Additionally, how do you identify a kalanchoe?
Look at the overall shape of the plant. Most kalanchoes are rather short, with long stems that are topped by rounded clumps of tiny flowers. The leaves are broad and wide, and range in color from a light to deep green. One variety, Tom Thumb, features reddish-green leaves.
Keeping this in consideration, do kalanchoes need full sun?
As an indoor plant in cooler climates, kalanchoe grows best in full sun or bright indirect light. This plant needs a very well-drained soil. Water thoroughly but let dry between watering. Fertilize actively growing plants with a well-balanced fertilizer or a formulation higher in phosphorus to promote better flowering.
Is kalanchoe a lucky plant?
Kalanchoe daigremontiana has plump, toothed leaves that produce tiny plantlets along their edges. These fall off and start new plants, which can grow to 3 feet tall. It is also known as devil’s backbone, good luck plant, and Bryophyllum daigremontianum.
Because a kalanchoe lives longer than one year, you can control its vegetative or flowering period based on your desires. Flowering often occurs during winter, when daylight periods are short.
Kalanchoe blossfeldiana is a herbaceous and commonly cultivated house plant of the genus Kalanchoe native to Madagascar. It is known by the English common names flaming Katy, Christmas kalanchoe, florist kalanchoe and Madagascar widow’s-thrill.
Flowers of Kalanchoe thyrsiflora are dark yellow and fragrant while Kalanchoe luciae has pale yellow to nearly white flowers (and supposedly without much of a smell).
Tricking a Kalanchoe into Blooming
Keep the plant warm and away from drafts. Do not water or feed the plant for 6 weeks, as it is dormant. As soon as you see flower buds, move the plant to brighter lighting and resume watering. Feed the plant in spring and remove spent flowers to encourage new buds.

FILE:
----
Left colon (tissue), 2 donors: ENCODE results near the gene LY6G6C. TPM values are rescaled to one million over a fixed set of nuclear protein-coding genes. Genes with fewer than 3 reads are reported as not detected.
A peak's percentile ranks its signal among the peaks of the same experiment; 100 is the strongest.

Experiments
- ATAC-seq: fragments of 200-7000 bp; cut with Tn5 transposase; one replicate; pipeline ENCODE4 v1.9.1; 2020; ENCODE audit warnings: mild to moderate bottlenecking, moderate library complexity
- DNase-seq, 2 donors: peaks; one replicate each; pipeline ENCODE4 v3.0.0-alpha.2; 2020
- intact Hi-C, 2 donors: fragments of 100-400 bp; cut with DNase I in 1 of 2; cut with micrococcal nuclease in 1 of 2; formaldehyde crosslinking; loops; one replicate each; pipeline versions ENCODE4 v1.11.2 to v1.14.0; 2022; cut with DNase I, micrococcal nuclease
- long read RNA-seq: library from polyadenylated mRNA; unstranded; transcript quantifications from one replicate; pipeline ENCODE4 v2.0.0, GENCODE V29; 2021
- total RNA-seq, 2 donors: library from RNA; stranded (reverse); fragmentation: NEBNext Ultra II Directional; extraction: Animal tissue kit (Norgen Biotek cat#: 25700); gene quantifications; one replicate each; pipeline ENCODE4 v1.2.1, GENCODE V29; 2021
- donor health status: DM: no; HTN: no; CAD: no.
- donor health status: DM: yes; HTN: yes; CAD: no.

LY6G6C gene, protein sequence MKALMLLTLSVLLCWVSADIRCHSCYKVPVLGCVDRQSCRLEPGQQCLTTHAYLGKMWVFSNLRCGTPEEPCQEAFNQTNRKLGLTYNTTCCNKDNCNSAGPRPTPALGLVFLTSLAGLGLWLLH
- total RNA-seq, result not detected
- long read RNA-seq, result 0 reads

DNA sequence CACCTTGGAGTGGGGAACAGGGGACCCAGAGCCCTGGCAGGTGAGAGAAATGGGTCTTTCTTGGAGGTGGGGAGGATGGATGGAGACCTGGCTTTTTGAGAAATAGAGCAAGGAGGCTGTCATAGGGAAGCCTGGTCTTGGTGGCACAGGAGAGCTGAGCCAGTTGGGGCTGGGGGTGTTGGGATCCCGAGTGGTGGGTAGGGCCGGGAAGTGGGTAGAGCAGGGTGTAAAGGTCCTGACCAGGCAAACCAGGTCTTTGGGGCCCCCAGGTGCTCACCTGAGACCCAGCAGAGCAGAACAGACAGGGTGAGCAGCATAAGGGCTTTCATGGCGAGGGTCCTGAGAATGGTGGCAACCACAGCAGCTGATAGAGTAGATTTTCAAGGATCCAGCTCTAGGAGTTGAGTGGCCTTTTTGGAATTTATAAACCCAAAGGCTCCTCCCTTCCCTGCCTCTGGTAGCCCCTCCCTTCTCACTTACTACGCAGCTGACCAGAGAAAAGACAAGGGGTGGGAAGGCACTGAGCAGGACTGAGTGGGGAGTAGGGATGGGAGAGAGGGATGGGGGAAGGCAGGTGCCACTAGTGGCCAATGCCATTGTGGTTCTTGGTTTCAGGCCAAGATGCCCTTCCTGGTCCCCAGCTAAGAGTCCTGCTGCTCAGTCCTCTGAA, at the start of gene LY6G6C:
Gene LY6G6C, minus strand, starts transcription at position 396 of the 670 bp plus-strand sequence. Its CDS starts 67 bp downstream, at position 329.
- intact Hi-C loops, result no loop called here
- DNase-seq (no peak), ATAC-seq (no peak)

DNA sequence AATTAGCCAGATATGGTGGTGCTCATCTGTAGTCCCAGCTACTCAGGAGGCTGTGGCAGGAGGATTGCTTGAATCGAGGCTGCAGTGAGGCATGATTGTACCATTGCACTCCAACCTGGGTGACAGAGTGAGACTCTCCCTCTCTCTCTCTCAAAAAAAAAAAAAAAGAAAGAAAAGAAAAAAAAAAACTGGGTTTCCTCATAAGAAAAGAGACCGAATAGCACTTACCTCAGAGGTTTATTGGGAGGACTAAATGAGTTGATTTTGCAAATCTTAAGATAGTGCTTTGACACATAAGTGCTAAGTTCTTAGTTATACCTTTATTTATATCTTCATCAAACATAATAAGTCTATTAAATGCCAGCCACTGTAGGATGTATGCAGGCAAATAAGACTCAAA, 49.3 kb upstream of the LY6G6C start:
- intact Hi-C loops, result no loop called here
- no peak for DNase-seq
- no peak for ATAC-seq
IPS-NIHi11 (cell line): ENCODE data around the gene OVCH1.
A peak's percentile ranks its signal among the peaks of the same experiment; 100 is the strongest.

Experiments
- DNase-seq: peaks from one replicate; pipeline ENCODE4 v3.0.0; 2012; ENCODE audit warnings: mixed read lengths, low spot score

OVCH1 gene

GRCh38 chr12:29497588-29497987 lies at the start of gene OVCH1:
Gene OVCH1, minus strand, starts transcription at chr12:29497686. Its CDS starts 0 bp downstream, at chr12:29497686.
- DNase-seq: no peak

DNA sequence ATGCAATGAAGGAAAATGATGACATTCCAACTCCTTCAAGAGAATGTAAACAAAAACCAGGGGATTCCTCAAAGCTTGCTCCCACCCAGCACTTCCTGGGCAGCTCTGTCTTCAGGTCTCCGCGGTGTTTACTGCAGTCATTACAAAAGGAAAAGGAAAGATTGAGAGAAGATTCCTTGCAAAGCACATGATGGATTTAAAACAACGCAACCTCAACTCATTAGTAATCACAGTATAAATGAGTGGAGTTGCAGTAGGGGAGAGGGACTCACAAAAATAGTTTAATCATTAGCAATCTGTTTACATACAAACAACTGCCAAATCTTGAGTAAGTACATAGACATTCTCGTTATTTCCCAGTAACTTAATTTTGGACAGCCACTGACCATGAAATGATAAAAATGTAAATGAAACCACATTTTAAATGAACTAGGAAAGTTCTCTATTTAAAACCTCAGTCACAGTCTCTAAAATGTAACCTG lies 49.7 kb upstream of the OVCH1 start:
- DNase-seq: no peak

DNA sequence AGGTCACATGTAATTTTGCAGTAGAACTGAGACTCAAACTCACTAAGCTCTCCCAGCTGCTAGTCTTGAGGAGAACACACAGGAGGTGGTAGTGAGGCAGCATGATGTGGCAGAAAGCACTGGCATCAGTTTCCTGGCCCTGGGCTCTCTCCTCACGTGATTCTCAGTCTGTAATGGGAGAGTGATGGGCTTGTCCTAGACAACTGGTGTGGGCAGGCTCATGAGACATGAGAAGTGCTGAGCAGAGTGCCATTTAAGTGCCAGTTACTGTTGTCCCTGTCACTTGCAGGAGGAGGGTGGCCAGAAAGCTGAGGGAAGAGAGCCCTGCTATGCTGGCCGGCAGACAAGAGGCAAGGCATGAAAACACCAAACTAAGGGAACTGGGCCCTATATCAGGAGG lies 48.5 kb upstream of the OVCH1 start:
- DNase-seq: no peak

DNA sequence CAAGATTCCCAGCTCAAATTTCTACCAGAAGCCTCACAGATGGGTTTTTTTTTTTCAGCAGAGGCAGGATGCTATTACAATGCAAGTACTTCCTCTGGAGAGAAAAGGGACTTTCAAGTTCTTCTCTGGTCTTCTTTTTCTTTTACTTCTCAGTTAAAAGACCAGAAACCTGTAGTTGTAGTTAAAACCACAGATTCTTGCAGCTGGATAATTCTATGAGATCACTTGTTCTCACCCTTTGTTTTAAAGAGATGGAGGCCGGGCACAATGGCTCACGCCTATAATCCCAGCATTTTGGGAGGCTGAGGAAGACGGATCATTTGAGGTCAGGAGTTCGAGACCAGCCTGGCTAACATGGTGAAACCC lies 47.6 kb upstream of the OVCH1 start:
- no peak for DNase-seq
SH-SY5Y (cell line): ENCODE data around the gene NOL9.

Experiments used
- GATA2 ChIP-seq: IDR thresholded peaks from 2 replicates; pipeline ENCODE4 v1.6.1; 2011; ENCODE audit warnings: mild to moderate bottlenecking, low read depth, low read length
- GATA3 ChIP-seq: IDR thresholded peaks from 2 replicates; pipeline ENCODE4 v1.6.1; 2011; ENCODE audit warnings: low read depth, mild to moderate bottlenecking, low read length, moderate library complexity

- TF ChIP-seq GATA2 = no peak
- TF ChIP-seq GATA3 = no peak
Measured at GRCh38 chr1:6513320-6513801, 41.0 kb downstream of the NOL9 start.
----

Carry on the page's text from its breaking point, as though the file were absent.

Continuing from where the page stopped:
Kalanchoe (Kalanchoe spp.), one of the prettier flowering succulent houseplants, is hardy outdoors in USDA plant hardiness zones 10 to 12. When grown indoors, they provide months of colorful blooms if properly tended.
You simply cut a plantlet off the leaf at its connection point and allow it to callus before planting it in a pot. The mother leaf is not harmed from the removal process, because the plantlet grows on a small base. A new kalanchoe plant flourishes from the callused plantlet alone, with proper care.
The best rule of thumb for watering a kalanchoe is to stick your finger in the soil every few days. When the top 2 inches of soil is dry (all the way dry, not just sort of dry), it’s time to water. Indoors, this will probably mean you’ll only need to water every 2 or 3 weeks, but be sure to check regularly.
Kalanchoes require some pruning to remove dead or damaged branches and to shape the plant, and they should be pruned to encourage repeat blooming. Because kalanchoes multiply easily and quickly, especially in dry, frost-free locations, the most important reason to prune them may be to control their spread.